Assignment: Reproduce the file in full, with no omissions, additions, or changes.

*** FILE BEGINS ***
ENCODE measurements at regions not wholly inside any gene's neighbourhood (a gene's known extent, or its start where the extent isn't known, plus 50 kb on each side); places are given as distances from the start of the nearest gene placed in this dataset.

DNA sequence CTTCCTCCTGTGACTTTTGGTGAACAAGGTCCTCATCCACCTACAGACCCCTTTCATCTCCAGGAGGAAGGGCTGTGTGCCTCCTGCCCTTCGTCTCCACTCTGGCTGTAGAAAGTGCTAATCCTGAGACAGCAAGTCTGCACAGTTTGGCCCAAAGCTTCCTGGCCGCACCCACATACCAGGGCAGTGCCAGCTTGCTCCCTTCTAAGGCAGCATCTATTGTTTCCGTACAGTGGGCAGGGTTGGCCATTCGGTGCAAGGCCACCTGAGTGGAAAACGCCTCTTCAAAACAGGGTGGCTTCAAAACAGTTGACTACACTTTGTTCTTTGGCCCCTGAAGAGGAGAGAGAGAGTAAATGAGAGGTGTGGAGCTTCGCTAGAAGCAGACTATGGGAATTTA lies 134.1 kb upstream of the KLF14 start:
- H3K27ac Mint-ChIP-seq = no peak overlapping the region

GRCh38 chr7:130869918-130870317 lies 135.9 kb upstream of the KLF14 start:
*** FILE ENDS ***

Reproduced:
ENCODE measurements at regions not wholly inside any gene's neighbourhood (a gene's known extent, or its start where the extent isn't known, plus 50 kb on each side); places are given as distances from the start of the nearest gene placed in this dataset.

DNA sequence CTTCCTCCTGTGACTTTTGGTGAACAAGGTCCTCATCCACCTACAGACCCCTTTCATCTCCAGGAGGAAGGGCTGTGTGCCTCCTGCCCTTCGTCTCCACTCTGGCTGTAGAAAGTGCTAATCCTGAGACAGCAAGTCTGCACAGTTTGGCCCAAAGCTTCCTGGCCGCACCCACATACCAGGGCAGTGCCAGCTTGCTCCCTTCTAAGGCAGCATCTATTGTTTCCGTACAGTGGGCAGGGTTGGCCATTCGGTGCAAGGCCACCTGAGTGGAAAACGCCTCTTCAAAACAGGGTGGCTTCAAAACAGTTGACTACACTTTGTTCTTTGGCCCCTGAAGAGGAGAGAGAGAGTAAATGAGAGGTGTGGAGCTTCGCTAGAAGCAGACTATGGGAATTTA lies 134.1 kb upstream of the KLF14 start:
- H3K27ac Mint-ChIP-seq = no peak overlapping the region

GRCh38 chr7:130869918-130870317 lies 135.9 kb upstream of the KLF14 start: